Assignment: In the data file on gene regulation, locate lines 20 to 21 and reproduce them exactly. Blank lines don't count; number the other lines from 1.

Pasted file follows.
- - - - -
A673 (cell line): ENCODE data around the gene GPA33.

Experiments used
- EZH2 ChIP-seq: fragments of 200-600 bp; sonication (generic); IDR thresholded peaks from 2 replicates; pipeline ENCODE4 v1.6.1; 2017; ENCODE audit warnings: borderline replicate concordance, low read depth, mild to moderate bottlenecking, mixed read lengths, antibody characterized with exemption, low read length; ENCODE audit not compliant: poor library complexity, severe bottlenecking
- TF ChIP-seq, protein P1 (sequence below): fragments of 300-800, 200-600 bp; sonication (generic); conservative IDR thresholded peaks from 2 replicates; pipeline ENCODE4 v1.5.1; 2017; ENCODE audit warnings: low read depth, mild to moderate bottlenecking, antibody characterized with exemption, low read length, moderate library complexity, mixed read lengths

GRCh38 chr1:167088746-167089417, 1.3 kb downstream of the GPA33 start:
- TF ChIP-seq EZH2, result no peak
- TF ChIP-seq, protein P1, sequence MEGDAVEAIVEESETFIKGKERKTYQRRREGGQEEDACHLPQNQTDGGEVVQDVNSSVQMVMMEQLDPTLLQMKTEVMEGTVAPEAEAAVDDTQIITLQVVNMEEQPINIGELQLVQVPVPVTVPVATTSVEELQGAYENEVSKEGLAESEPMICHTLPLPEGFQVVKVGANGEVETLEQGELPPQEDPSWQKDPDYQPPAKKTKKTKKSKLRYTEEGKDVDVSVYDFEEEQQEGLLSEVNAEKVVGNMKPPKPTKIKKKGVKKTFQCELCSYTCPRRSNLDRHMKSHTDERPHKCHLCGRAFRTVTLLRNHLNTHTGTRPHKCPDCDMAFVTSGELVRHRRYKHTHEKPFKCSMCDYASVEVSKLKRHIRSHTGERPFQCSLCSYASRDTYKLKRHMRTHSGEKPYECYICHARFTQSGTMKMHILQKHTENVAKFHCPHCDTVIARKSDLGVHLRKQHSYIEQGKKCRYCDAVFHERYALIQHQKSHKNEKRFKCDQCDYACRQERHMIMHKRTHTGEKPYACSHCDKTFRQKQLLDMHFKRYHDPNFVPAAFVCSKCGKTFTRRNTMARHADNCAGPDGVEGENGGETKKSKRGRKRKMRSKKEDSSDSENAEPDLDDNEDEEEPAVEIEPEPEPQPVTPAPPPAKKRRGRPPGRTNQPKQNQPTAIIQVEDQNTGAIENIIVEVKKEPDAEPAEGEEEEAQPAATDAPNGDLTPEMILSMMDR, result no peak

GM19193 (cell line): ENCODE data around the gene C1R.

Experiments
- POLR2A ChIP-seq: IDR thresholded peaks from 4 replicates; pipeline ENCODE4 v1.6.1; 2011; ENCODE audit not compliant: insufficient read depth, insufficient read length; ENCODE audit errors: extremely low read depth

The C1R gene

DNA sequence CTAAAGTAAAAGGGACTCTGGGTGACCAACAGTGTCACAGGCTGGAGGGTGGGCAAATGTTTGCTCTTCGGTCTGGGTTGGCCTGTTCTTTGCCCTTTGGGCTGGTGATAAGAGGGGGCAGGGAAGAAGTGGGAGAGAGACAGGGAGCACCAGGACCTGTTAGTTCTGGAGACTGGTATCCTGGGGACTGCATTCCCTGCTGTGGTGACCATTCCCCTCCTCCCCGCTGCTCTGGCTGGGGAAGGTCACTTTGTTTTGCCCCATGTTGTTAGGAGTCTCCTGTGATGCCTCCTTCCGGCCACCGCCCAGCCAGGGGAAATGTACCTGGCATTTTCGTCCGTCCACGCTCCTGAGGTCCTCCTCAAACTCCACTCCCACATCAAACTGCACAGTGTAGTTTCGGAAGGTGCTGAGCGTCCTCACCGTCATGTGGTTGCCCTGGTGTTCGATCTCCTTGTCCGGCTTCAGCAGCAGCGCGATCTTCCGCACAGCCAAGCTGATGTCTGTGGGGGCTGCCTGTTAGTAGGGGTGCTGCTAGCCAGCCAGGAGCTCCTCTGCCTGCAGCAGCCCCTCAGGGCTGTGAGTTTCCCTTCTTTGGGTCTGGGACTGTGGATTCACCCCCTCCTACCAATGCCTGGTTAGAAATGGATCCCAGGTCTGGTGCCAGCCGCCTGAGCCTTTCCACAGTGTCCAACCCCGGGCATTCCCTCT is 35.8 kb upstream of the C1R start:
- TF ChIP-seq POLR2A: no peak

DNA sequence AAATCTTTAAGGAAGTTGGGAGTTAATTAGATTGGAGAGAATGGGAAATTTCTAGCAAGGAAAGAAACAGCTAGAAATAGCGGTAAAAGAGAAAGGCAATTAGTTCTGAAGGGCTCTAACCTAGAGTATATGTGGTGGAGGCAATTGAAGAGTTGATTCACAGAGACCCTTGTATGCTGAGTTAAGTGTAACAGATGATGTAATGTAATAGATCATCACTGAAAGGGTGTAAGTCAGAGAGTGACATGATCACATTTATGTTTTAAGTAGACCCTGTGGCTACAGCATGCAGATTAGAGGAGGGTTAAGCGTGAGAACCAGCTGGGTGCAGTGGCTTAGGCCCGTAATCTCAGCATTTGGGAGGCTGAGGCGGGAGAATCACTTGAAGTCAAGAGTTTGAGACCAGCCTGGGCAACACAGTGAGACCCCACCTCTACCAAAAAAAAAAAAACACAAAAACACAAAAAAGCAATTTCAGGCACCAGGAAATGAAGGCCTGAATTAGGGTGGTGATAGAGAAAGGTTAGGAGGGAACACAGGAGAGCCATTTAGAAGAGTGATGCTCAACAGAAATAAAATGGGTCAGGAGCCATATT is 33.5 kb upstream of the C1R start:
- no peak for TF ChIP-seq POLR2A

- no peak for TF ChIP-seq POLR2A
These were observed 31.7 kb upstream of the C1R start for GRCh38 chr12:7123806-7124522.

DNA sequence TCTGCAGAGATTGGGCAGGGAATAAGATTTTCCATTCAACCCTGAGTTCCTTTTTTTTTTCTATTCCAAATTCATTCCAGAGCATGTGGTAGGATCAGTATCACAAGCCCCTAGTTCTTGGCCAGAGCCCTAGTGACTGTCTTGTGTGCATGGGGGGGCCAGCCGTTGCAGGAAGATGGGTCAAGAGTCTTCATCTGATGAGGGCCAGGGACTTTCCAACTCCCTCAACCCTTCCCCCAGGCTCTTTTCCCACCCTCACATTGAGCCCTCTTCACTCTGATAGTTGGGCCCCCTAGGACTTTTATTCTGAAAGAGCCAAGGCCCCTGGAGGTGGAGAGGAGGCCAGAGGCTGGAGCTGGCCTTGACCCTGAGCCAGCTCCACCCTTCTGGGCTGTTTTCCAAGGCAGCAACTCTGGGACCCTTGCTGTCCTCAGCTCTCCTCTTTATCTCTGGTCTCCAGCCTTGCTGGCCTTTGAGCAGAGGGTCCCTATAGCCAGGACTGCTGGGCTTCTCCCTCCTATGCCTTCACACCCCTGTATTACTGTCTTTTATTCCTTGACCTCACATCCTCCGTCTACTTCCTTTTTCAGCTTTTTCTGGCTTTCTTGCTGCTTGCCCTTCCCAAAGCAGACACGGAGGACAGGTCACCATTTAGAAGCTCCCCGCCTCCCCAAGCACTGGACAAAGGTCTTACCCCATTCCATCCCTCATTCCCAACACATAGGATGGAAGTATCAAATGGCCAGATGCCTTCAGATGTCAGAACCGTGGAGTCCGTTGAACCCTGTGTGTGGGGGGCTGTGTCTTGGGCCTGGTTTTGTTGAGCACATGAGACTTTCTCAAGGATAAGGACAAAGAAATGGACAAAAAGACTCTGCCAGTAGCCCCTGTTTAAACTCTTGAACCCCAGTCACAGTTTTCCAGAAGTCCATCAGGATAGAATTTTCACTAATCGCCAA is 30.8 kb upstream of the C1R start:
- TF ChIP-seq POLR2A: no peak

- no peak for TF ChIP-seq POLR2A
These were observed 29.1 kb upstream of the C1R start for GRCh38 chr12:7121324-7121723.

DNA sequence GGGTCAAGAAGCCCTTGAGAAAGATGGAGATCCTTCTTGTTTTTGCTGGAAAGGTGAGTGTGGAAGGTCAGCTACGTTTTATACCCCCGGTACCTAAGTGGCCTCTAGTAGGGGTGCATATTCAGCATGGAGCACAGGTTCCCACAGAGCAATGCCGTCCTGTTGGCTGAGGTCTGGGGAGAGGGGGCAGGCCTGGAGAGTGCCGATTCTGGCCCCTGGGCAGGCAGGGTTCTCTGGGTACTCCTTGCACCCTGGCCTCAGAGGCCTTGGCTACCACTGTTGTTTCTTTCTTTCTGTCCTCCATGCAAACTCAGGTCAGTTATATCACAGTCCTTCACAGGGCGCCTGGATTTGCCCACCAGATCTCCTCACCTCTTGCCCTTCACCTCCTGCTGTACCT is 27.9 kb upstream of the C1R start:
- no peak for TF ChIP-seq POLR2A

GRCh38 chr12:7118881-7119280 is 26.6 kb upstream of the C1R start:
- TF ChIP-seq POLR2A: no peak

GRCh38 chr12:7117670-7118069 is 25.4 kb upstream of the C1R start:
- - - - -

- no peak for TF ChIP-seq POLR2A
These were observed 29.1 kb upstream of the C1R start for GRCh38 chr12:7121324-7121723.